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Dehumanizer [Extra tracks, Import, Original recording remastered]

Black SabbathAudio CD
4.7 out of 5 stars  See all reviews (10 customer reviews)

Price: $21.76 & FREE Shipping on orders over $35. Details
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Black Sabbath is credited with creating heavy metal. The success of their first two albums - Black Sabbath and Paranoid - marked a paradigm shift in the world of rock. Not until Black Sabbath upended the music scene did the term “heavy metal” enter the popular vocabulary to describe the denser, more thunderous offshoot of rock over which they presided.

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Dehumanizer + Eternal Idol + Born Again
Price for all three: $72.05

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Product Details

  • Audio CD (February 15, 2011)
  • Original Release Date: 2011
  • Number of Discs: 2
  • Format: Extra tracks, Import, Original recording remastered
  • Label: EMI Import
  • ASIN: B004FQKY74
  • Average Customer Review: 4.7 out of 5 stars  See all reviews (10 customer reviews)
  • Amazon Best Sellers Rank: #20,796 in Music (See Top 100 in Music)

Editorial Reviews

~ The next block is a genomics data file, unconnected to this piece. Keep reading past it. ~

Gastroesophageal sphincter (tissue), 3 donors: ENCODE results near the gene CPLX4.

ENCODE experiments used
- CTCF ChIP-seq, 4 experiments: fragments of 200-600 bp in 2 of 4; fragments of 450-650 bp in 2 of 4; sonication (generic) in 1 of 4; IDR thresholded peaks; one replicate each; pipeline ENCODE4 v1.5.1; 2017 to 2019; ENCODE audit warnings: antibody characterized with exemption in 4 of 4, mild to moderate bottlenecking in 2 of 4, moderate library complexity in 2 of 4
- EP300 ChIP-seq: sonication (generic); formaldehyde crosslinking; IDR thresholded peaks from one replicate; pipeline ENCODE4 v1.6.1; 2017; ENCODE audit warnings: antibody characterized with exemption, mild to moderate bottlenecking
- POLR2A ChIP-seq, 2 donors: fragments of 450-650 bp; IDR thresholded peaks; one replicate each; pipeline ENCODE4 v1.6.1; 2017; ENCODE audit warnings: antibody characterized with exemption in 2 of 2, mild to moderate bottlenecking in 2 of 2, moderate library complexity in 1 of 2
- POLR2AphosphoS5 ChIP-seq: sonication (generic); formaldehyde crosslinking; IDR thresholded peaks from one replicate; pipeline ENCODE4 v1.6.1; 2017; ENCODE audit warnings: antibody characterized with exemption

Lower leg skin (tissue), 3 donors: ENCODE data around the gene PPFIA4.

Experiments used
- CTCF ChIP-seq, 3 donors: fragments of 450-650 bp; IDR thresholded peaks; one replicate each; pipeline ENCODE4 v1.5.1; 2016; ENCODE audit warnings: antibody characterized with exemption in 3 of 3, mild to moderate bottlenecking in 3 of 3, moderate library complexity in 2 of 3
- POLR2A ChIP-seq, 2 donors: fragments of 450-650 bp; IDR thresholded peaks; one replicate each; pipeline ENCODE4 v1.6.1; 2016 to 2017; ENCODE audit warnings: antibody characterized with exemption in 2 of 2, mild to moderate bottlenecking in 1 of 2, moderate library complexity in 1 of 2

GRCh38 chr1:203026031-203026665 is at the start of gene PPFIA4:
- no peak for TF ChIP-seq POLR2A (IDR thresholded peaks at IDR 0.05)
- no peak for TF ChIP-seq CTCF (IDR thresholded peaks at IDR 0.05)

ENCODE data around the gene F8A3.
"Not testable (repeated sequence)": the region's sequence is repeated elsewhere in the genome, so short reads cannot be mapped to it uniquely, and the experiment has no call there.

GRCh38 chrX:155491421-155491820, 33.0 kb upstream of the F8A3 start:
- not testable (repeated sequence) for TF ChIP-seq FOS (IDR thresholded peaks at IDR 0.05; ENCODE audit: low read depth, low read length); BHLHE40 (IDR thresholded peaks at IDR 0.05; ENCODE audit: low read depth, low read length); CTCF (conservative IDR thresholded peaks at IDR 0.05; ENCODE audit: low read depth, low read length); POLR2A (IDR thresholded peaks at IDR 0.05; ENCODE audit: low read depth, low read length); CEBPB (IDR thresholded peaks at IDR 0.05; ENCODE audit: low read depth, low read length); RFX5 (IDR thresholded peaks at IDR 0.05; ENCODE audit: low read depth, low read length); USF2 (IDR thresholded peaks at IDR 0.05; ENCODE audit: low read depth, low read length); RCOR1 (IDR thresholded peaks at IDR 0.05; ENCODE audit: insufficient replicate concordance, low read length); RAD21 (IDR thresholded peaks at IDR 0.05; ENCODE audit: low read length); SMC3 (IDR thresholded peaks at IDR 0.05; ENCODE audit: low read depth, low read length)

Digitally remastered and expanded two CD edition of this 1992 album from the Heavy Metal legends. Dehumanizer was arguably one of Black Sabbath's heaviest albums and features the vocals of the late, great Ronnie James Dio along with founder members Tony Iommi and Geezer Butler, completed by the heavy hitting drums of Vinny Appice; the line-up that created 1981's epochal Mob Rules and 1983's Live Evil. This edition is expanded with the single edit of 'Master Of Insanity', an alternate version of 'Letters From Earth' that originally appeared as the b-side to the 'TV Crimes' single, and a version of 'Time Machine' recorded for the soundtrack to the movie Wayne's World. In addition, the set also includes five rare live tracks from Florida's Sundome recorded at the beginning of the Dehumanizer tour in July 1992, including a previously unreleased live version of 'Master Of Insanity'. The set includes liner notes from Classic Rock and Metal Hammer's Dom Lawson, based on new interviews with Tony Iommi. Virgin. 2011.